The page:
|Publication number||US4282252 A|
|Application number||US 06/150,048|
|Publication date||Aug 4, 1981|
|Filing date||May 15, 1980|
|Priority date||May 15, 1980|
|Publication number||06150048, 150048, US 4282252 A, US 4282252A, US-A-4282252, US4282252 A, US4282252A|
|Inventors||Allan M. Lefer|
|Original Assignee||Thomas Jefferson University|
|Export Citation||BiBTeX, EndNote, RefMan|
|Non-Patent Citations (6), Referenced by (7), Classifications (4)|
|External Links: USPTO, USPTO Assignment, Espacenet|
The present invention relates to methods for treating patients suffering from coronary artery disease, unstable angina, Prinzmetal's angina, and patients with a tendency towards coronary thrombosis and those having coronary vasospasm. More particularly, the present invention relates to treatments for those conditions through the administration of vasodilating agents.
A great need exists to develop safe, effective, longterm methods for treating the above mentioned conditions. Unlike myocardial infarction (MI), which is the substantially complete occlusion of a coronary artery by reason of its blockage with a clot or a thrombus, in the above mentioned conditions, persistent insufficient coronary artery flow stemming from restricted coronary lumen size results in periodic symptoms and a greater risk of coronary thrombosis.
One method of treating certain types of angina, coronary artery disease, coronary vasospasm, and other disease syndromes characterized by insufficient coronary blood flow is the periodic administration of coronary vasodilating substances. By dilating the coronary arteries of a given patient, increased blood flow may be obtained while reducing the probability that myocardial infarction may occur.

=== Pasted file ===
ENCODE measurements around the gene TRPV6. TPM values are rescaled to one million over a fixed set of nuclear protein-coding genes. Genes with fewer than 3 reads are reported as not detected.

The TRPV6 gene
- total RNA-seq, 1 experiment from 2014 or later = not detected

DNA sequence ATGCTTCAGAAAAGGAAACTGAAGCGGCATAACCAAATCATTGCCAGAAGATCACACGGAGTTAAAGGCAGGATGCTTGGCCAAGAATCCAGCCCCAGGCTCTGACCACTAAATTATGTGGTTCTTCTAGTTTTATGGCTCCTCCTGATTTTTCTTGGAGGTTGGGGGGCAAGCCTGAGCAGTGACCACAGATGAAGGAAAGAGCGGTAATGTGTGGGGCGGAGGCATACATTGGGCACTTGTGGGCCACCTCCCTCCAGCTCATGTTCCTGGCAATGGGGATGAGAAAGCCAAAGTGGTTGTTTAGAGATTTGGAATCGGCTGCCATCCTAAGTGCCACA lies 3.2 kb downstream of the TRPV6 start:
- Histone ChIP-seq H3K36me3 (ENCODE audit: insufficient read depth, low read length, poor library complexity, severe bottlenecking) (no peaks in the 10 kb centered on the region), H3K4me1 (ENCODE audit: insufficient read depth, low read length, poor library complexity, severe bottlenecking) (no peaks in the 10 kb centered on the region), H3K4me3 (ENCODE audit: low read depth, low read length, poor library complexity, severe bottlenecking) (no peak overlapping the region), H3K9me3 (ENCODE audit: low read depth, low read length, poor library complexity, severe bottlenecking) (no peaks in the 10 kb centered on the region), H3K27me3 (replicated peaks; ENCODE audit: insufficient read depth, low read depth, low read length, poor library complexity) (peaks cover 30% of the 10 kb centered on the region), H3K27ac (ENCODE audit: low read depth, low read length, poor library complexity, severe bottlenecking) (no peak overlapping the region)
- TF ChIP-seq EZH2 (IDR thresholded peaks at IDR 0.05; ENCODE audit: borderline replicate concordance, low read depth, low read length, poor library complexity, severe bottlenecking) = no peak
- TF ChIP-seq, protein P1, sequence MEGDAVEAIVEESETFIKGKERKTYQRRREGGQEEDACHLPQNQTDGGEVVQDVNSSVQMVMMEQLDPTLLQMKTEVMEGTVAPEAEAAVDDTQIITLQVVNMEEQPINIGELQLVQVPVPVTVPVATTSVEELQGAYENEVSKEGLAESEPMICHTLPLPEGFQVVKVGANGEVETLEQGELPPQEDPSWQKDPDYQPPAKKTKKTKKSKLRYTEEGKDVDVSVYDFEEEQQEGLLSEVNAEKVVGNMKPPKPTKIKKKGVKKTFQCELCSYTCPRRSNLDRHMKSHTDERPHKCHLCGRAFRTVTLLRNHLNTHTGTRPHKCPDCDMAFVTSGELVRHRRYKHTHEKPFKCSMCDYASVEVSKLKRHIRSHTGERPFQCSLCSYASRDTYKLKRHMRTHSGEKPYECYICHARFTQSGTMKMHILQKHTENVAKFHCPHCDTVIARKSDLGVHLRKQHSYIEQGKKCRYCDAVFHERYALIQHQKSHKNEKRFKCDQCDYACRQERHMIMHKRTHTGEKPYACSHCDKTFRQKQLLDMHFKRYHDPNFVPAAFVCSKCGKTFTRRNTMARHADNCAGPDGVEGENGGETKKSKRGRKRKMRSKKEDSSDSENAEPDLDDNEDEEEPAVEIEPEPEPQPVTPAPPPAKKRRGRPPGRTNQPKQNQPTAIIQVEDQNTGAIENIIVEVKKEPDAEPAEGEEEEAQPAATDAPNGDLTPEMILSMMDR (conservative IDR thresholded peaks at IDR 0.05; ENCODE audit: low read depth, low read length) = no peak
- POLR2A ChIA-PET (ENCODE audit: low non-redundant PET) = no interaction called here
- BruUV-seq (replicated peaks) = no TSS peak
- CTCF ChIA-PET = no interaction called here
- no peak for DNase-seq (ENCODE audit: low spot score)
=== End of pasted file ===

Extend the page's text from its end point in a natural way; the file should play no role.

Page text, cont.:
Of course, many factors must be considered prior to the chronic administration of a vasodilator. Most notably, all of the various side effects which might be produced as a result of that chronic administration should be considered prior to its selection for treatment of a given condition. For example, a good vasodilator for treating individuals exhibiting a higher risk of coronary thrombosis would be a substance which incidentally inhibited platelet aggregation and/or thromboxane synthesis, did not interfere with prostacyclin synthesis, and otherwise exhibited beneficial effects with respect to other disease syndromes, such as myocardial infarction, which might coincidently develop in the subject patient. Similarly, the vasodilator of choice might exhibit other beneficial side effects, such as analgesic or anti-inflammatory side effects, without producing dyspepsia (when orally administered), or other deleterious side effects which are often associated with anti-inflammatory agents such as aspirin, indomethacin or meclofenamate. An ideal vasodilator would also exhibit a high degree of coronary artery specificity, showing a minimal effect of systemic hemodynamics, such as systemic blood pressure.